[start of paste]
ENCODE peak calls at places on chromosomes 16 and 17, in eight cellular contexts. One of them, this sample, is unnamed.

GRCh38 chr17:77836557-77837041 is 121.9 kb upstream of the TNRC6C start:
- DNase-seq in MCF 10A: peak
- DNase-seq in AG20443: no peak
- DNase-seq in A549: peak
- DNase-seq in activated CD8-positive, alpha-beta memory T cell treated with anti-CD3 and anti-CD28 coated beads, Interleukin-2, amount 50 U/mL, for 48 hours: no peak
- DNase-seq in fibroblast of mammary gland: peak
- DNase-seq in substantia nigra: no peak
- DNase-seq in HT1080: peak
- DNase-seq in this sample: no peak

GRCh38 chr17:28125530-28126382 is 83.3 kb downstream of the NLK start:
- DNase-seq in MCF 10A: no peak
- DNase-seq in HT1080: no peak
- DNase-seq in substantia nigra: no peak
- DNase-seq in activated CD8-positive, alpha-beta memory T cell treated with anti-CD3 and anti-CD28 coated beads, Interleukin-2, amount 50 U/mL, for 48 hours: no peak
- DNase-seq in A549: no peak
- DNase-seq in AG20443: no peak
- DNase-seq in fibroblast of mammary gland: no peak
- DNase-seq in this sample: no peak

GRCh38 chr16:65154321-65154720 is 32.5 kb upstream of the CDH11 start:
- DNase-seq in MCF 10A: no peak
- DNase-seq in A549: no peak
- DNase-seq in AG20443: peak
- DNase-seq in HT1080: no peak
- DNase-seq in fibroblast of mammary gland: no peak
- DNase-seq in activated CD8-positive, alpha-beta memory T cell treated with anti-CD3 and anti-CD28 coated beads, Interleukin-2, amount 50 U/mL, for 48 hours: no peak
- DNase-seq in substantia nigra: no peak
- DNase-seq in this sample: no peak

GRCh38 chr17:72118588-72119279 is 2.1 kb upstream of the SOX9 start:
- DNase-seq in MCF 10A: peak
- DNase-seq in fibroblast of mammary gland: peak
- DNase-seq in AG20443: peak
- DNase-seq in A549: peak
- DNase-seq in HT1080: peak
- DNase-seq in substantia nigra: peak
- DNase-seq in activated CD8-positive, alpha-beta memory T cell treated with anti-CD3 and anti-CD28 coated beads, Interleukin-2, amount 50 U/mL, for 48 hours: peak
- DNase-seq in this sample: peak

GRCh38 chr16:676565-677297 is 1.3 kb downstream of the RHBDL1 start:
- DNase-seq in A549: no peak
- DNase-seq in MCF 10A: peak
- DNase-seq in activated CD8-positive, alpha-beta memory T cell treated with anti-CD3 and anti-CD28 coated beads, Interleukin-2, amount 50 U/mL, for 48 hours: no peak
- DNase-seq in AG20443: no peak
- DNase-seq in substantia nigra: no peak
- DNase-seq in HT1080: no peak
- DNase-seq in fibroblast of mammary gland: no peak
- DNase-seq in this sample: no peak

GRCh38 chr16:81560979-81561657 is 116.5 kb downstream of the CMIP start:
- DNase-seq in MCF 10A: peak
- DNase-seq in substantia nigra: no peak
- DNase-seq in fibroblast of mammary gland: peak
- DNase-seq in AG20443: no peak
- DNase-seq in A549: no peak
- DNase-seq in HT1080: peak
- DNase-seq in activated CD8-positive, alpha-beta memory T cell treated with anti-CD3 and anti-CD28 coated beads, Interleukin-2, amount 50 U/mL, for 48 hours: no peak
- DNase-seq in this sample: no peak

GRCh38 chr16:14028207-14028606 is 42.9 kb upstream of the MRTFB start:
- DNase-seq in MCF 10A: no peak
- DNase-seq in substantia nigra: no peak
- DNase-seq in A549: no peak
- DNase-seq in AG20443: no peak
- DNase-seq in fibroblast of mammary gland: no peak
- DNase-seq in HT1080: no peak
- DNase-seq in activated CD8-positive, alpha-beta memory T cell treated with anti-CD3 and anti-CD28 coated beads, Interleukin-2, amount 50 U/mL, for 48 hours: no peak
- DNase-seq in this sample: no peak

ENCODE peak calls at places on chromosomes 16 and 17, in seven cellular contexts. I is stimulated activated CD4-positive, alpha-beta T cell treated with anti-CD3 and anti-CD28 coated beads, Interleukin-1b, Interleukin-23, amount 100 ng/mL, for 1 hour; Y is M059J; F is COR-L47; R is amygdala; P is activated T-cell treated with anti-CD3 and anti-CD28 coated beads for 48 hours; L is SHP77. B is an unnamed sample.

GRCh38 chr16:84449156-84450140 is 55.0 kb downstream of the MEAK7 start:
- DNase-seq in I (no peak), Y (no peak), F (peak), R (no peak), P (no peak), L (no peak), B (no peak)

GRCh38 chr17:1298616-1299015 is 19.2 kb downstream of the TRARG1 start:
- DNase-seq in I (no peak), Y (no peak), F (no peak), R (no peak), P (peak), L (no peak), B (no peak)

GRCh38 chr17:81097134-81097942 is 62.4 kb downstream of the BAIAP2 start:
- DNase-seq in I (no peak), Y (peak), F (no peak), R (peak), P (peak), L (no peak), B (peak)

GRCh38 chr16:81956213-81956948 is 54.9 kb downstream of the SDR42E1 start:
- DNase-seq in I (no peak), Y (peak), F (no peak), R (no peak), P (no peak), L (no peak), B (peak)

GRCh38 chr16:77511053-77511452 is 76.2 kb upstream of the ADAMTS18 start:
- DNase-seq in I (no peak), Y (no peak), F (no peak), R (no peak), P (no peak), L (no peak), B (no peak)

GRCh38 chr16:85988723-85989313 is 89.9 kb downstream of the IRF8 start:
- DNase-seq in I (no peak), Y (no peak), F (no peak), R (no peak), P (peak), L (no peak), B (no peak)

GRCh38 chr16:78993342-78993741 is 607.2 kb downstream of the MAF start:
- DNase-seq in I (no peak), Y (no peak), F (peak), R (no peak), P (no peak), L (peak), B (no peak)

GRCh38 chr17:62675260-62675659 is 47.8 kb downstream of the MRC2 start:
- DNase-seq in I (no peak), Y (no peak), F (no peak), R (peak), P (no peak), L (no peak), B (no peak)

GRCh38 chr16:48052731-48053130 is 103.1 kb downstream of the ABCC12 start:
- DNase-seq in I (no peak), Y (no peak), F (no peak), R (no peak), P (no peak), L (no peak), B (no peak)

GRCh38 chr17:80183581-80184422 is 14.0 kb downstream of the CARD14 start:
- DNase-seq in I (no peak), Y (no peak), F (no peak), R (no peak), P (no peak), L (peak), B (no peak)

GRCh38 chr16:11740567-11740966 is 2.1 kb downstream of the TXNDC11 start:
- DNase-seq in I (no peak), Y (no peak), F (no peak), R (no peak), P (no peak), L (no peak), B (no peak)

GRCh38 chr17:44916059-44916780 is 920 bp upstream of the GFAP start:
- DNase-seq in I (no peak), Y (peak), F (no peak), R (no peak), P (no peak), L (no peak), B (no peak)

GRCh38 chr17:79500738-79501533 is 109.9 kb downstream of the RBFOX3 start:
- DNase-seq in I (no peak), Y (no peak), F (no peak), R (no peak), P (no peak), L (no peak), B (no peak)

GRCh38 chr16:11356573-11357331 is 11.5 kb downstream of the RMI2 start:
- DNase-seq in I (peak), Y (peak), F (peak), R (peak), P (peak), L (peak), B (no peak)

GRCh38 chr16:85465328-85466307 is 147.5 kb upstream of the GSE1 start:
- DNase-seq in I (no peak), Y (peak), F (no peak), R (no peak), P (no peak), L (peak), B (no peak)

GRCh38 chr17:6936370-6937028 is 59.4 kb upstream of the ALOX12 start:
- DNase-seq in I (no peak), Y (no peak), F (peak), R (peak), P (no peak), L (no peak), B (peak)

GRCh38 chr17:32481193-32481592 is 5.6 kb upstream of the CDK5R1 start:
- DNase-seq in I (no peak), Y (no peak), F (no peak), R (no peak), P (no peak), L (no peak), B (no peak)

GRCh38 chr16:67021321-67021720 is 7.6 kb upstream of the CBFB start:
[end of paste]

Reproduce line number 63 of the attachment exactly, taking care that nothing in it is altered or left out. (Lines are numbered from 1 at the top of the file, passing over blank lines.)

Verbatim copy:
- DNase-seq in activated CD8-positive, alpha-beta memory T cell treated with anti-CD3 and anti-CD28 coated beads, Interleukin-2, amount 50 U/mL, for 48 hours: no peak